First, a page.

Covers selected topics such as basic troop leading procedures, military
complete projects associated with planning and managing the Leadership
first aid and casualty evacuation concepts, creating ethical work climates,
Laboratory. Weekly Leadership Laboratory (LLAB) for this course (to be
an introduction to Army organizations and installations, and a further
taken in conjunction with AS 301 and 302) provides you the opportunity
examination of basic military tactics. Introduces students to effective
to develop your fundamental management skills while planning and
military writing styles. Lab fee. 1 hour lecture, 2 hours lab, 3 hours PT,
conducting cadet activities.
and 80 hours field training; 2 semester hours. (Spring).
AFGN302. AIR FORCE LEADERHIP STUDIES. 3.5 Hours.
MSGN198. SPECIAL TOPICS IN MILITARY SCIENCE. 1-6 Hour.
Two semesters, 3.5 hours per semester. This course is a study in the
(I, II) Pilot course or special topics course. Topics chosen from special
anatomy of leadership, the need for quality and management leadership,
interests of instructor(s) and student(s). Usually the course is offered only
the role of discipline in leadership situations and the variables affecting
once. Prerequisite: Instructor consent. Variable credit; 1 to 6 credit hours.
leadership. Case studies are used to examine Air Force leadership and
Repeatable for credit under different titles.
management situations as a means of demonstrating and exercising
MSGN199. INDEPENDENT STUDY. 1-6 Hour.
practical application of the concepts. Deal with actual problems and
(I, II) Individual research or special problem projects supervised by a
complete projects associated with planning and managing the Leadership
faculty member, also, when a student and instructor agree on a subject
Laboratory. Weekly Leadership Laboratory (LLAB) for this course (to be
matter, content, and credit hours. Prerequisite: ?Independent Study?
taken in conjunction with AS 301 and 302) provides you the opportunity
form must be completed and submitted to the Registrar. Variable credit; 1
to develop your fundamental management skills while planning and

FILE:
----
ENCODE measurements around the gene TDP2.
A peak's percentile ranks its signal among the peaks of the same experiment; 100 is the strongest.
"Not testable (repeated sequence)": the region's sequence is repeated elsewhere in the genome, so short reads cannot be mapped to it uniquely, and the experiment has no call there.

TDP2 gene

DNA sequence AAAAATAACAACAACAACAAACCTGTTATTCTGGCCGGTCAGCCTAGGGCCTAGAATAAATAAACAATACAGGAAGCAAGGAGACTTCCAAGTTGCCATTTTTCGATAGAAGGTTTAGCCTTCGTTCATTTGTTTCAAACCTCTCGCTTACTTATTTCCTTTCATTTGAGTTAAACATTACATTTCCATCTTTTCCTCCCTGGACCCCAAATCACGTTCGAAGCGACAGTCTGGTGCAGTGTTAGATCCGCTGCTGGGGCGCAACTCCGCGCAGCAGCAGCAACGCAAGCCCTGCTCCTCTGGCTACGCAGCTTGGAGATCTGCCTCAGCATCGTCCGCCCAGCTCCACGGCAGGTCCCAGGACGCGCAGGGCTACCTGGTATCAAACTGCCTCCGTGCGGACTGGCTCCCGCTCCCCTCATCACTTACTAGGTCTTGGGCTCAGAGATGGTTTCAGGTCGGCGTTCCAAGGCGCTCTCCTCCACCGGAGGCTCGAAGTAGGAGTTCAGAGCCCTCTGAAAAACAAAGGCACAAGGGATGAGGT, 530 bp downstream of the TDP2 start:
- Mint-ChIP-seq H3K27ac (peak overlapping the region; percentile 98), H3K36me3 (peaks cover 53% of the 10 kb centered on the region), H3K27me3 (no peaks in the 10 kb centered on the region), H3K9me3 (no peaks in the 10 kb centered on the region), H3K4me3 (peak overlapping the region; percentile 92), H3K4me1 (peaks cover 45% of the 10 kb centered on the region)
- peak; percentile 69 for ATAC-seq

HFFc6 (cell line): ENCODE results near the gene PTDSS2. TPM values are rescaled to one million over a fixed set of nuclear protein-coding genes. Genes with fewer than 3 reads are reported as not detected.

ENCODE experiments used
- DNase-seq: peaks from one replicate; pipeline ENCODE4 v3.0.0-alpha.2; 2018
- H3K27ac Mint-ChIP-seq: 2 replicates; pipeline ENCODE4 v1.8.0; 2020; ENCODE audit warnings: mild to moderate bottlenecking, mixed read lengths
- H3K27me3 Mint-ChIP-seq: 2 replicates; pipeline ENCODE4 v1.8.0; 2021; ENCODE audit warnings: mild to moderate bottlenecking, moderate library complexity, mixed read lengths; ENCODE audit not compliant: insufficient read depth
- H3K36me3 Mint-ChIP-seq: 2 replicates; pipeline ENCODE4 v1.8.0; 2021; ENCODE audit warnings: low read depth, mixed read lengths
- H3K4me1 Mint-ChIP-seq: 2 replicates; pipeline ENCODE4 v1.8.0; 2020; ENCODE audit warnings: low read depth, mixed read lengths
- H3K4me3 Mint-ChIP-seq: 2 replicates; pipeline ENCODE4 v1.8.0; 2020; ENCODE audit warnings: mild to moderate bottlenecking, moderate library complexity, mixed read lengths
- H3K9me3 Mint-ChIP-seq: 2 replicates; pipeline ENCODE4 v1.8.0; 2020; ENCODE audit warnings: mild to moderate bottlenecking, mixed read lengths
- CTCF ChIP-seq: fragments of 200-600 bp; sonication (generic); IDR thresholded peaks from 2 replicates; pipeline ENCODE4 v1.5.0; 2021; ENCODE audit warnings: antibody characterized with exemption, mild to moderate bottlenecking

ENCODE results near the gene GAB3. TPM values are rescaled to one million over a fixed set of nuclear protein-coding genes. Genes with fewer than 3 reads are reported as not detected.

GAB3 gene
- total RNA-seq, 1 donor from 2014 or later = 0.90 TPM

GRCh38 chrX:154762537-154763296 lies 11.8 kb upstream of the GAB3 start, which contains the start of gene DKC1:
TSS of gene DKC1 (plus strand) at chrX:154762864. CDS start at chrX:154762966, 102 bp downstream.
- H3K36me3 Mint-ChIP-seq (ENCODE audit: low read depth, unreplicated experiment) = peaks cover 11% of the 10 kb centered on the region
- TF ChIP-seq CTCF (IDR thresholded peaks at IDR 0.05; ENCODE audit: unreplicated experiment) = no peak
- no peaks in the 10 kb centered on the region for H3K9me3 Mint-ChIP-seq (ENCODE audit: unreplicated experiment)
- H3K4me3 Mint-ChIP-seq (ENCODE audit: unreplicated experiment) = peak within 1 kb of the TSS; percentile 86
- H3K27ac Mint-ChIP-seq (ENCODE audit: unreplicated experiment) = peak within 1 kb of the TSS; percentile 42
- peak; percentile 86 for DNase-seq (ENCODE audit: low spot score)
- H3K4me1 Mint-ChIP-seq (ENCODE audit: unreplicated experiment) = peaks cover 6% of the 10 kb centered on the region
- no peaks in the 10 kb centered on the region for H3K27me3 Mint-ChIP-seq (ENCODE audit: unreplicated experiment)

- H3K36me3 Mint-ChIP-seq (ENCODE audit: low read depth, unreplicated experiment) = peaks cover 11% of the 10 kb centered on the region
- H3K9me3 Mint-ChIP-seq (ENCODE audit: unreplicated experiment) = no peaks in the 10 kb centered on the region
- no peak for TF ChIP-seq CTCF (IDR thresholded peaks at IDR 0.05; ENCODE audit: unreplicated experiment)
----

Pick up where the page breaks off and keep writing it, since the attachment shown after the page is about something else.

to 6 credit hours. Repeatable for credit.
conducting cadet activities.

Colorado School of Mines 165
MSGN203. METHODS OF LEADERSHIP. 2.0 Hours.
MSGN304. LEADERSHIP LABORATORY. 0.5 Hours.
(I) Comprehensively reviews advanced leadership and management
(II) Continued development of military leadership techniques with the
concepts including motivation, attitudes, communication skills, problem
major emphasis on leading an Infantry Squad. Training is "handson."
solving, human needs and behavior, and leadership self development.
Practical exercises are used to increase understanding of the principles
Students continue to refine effective written and oral communications
of leadership learned in MSGN302. Must be taken in conjunction with
skills and to explore topics such as the basic branches of the Army,
MSGN302. Prerequisite: Consent of department. Lab Fee. 2 hours lab, 3
and officer and NCO duties. Students conduct classroom and practical
hours PT, 80 hours field training; .5 semester hour. (Spring).
exercises in small unit light infantry tactics and are prepared to perform
MSGN398. SPECIAL TOPICS IN MILITARY SCIENCE. 1-6 Hour.
as midlevel leaders in the cadet organization. Lab fee: 1 hour lecture,
(I, II) Pilot course or special topics course. Topics chosen from special
2 hours lab, 3 hours PT, and 80 hours field training; 2 semester hours.
interests of instructor(s) and student(s). Usually the course is offered only
(Fall).
once. Prerequisite: Instructor consent. Variable credit; 1 to 6 credit hours.
MSGN204. METHODS OF LEADERSHIP AND MANAGEMENT II. 2.0
Repeatable for credit under different titles.
Hours.
MSGN399. INDEPENDENT STUDY. 1-6 Hour.
(II) Focuses on leadership and management functions in military
(I, II) Individual research or special problem projects supervised by a
and corporate environments. Studies various components of Army
faculty member, also, when a student and instructor agree on a subject
leadership doctrine to include the four elements of leadership, leadership
matter, content, and credit hours. Prerequisite: ?Independent Study?
principles, risk management and planning theory, the be-know-do
form must be completed and submitted to the Registrar. Variable credit; 1
framework, and the Army leadership evaluation program. Continue to
to 6 credit hours. Repeatable for credit.
refine communication skills. Lab fee. 1 hour lecture, 2 hours lab, 3 hours
PT, and 80hours field training; 2 semester hours. (Spring).